Delaware’s agribusiness is big business

Agriculture — from farming to food production — has long been a mainstay of Delaware’s economy. It’s the state’s single largest land use, with just under 40 percent of land devoted to agricultural production. And thanks to support from Delaware’s solid research infrastructure, both at the corporate and university level, First State farmers benefit from the latest innovative advances in seeding, insect management and yield improvement.

To name just one example, researchers at the University of Delaware’s College of Agriculture & Natural Resources have created and patented a beneficial microbe designed to protect seedlings — it’s now used in a new biofungicide sold by chemical giant BASF. Meanwhile, Delaware State University’s College of Agriculture & Related Sciences is exploring new techniques for pest management and runoff control.

DuPont has long been a major player in agricultural research, and following the merger with The Dow Chemical Company, its agricultural business will remain in Delaware under the name Corteva Agriscience. DuPont’s work in plant breeding has for years allowed farmers in Delaware and beyond to select the most desirable characteristics for crops and improve yields.

Much of Delaware’s farmland is dedicated to commodity crops like corn, soy and wheat — largely in support of the poultry industry. Big poultry producers like Perdue Farms and Allen Harim Foods continue to be at the forefront of an industry-wide innovation trend: moving to antibiotic-free practices. Recently, both of those firms have also been investing in their local operations. Perdue, which has 6,000 employees in Delaware, made infrastructure improvements at its Milford and Georgetown harvest plants; Allen Harim is building a new hatchery in Dagsboro, has expanded operations at its processing facility in Harbeson and plans to move its headquarters to Millsboro.

In 2017, Wisconsin-based Proximity Malt opened a Delaware plant in Laurel, bringing to the First State its cutting-edge approach to shortening industry supply chains. The company relies on Delaware’s farmers to supply it with ingredients such as barley, which Proximity then passes on in malted form to the state’s burgeoning craft-brewing industry.

Meanwhile, Merck Animal Health in Millsboro keeps its 300 employees — including microbiologists, biologists, animal scientists, chemists, engineers and mechanics — busy around the clock, producing vaccines and other pharmaceutical products for the husbandry industry. And the Produce Marketing Association, with its 55 employees in Newark, supports its members’ innovative use of robotics and other technologies to address industry problems such as labor shortages and food safety issues.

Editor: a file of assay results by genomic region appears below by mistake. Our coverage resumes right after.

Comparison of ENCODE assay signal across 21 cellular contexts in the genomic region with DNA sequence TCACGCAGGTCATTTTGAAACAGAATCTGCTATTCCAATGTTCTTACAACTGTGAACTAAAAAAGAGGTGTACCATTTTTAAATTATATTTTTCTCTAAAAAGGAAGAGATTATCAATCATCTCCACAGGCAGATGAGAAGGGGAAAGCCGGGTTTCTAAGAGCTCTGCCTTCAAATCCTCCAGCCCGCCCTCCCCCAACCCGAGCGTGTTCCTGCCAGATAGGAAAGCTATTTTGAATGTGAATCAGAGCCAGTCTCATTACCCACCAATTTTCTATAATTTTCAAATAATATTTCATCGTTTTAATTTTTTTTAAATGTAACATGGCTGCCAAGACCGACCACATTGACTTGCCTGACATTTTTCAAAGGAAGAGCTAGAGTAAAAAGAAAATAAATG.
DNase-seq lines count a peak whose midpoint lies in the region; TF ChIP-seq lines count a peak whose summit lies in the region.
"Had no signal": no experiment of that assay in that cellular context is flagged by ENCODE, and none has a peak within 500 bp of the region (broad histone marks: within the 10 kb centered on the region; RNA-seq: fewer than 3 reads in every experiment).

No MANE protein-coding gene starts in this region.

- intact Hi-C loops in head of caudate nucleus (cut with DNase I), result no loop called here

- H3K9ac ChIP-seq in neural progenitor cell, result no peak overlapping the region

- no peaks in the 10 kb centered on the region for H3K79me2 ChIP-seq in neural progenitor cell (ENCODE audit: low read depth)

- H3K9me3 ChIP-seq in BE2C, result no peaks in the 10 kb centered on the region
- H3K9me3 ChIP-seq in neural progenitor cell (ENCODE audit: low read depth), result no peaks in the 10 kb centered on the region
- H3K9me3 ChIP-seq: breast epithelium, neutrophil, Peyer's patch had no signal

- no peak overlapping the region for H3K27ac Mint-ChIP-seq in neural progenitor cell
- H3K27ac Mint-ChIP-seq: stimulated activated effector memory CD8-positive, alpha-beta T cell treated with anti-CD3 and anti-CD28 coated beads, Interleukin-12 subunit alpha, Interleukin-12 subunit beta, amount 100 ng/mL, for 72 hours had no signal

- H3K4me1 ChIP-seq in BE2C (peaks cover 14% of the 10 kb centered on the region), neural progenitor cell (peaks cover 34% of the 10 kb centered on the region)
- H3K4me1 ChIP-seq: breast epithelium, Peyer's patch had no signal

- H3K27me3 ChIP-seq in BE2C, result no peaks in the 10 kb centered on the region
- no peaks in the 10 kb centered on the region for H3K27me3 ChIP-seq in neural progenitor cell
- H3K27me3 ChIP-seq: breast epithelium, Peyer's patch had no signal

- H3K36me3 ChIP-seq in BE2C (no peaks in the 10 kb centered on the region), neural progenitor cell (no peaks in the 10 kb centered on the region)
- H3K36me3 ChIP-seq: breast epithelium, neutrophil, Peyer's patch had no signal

1. As consumer trends continue to shift, the food production business in Delaware is following suit. James Waddington, director at the Kent County Economic Partnership notes: “There’s this whole thing going on in the food industry that is requiring site development. Ten years ago, nobody knew what gluten-free was. All of a sudden, we have gluten-free bakeries. I’ve seen site selection inquiries for gluten-free production facilities. As our food needs change, as our packaging needs change, the food industry here tends to be a dynamic force in site selection efforts.”

2. Big poultry producers are continuing the migration to antibiotic-free operations. The change is affecting production from egg to market, and it means new approaches from ancillary businesses, such as feed firms and animal health companies; it’s requiring, says Merck’s Regina Holzbauer, “a different kind of husbandry.”

3. Delaware’s 2,500 farm families own about 90 percent of the farms in the state. And plenty of farmers are now opening their gates to the public and offering agritourism experiences. Delaware has zoos, orchards, Christmas tree farms, haunted hayrides and more. The First State is also home to a number of wineries and distilleries; it hosts thoroughbred, standard-bred and harness horse races; and it boasts Community Supported Agriculture Programs (CSAs), creameries, farmers’ markets, garden centers and farm stands.

To learn more, visit the Delaware Department of Agriculture.

Delaware Agriculture at a Glance
• Delaware has 2,451 farms across 510,250 acres, and over $1 billion in annual economic impact from agriculture.
• The state’s 21 community-run farmers’ markets boasted $3 million dollars in sales last year, their second-highest total ever.
• Delaware produced more than 8 million bushels of soybeans in 2017.
• Corn, according to FarmFlavor.com, is the state’s main crop. Broilers (chickens raised for meat) are the
most valuable agricultural product, and apples are the leading fruit crop.

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